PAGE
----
The Federal Analogue Act, 21 U.S.C. § 813, is a section of the United States Controlled Substances Act passed in 1986 which allowed any chemical "substantially similar" to a controlled substance listed in Schedule I or II to be treated as if it were listed in Schedule I, but only if intended for human consumption. These similar substances are often called designer drugs.
ALD-52, also known as 1-acetyl-LSD, is a chemical analogue of lysergic acid diethylamide (LSD). It was originally discovered by Albert Hofmann but was not widely studied until the rise in popularity of psychedelics in the 1960s.
AL-LAD, also known as 6-allyl-6-nor-LSD, is a psychedelic drug and an analog of lysergic acid diethylamide (LSD). It is described by Alexander Shulgin in the book TiHKAL. It is synthesized starting from nor-LSD as a precursor, using allyl bromide as a reactant.
O-Acetylpsilocin is a semi-synthetic psychoactive drug that has been suggested by David Nichols to be a potentially useful alternative to psilocybin for pharmacological studies, as they are both believed to be prodrugs of psilocin. However, some users report that O-acetylpsilocin's subjective effects differ from those of psilocybin and psilocin. It is the acetylated form of the psilocybin mushroom alkaloid psilocin and is a lower homolog of 4-AcO-MET, 4-AcO-DET, 4-AcO-MiPT and 4-AcO-DiPT.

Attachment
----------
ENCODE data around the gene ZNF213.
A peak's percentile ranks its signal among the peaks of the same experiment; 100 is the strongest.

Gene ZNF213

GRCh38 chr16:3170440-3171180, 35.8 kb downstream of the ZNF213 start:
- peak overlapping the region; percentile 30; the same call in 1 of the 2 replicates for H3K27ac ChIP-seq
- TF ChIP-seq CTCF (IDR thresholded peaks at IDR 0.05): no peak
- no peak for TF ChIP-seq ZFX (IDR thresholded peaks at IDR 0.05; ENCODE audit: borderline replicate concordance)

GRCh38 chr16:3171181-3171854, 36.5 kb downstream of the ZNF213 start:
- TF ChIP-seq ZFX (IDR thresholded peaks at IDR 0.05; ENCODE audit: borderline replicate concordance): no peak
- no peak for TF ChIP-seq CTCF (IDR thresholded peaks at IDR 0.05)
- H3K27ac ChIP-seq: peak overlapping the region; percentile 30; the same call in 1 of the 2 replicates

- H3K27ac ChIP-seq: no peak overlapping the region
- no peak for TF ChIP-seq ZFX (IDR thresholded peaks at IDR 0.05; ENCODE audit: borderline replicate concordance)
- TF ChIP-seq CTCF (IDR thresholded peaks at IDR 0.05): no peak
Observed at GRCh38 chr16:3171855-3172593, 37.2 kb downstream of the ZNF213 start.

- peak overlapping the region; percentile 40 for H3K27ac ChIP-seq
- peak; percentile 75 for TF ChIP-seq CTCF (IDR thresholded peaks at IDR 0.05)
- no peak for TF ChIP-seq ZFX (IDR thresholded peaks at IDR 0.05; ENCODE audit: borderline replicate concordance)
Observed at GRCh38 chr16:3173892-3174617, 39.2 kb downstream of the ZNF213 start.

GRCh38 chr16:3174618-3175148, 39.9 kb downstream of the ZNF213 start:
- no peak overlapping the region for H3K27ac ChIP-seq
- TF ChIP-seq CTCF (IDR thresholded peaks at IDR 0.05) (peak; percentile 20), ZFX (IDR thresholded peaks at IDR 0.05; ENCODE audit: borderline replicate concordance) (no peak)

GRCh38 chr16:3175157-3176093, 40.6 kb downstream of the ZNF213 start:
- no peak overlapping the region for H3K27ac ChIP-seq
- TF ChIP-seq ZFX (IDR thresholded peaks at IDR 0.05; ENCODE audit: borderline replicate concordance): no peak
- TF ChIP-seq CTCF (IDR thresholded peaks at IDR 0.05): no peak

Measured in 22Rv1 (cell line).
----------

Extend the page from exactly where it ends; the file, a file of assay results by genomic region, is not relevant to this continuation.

5,N,N-trimethyltryptamine is a tryptamine derivative that is a psychedelic drug. It was first made in 1958 by E. H. Young. In animal experiments it was found to be in between DMT and 5-MeO-DMT in potency which would suggest an active dosage for humans in the 20–60 mg range. Human psychoactivity for this compound has been claimed in reports on websites such as Erowid but has not been independently confirmed.
25I-NBMD is a derivative of the phenethylamine hallucinogen 2C-I, discovered in 2006 by a team at Purdue University led by David Nichols. It acts as a potent partial agonist for the 5HT2A receptor with a Ki of 0.049nM at the human 5HT2A receptor. The corresponding 4-bromo analogue 25B-NBMD has been used for molecular dynamics studies on the shape of the 5-HT2A receptor.
Dexanabinol is a synthetic cannabinoid derivative in development by e-Therapeutics plc. It is the "unnatural" enantiomer of the potent cannabinoid agonist HU-210. Unlike other cannabinoid derivatives, HU-211 does not act as a cannabinoid receptor agonist, but instead has NMDA antagonist effects. It therefore does not produce cannabis-like effects, but is anticonvulsant and neuroprotective, and is widely used in scientific research as well as currently being studied for applications such as treating head injury, stroke, or cancer. It was shown to be safe in clinical trials and is currently undergoing Phase I trials for the treatment of brain cancer and advanced solid tumors.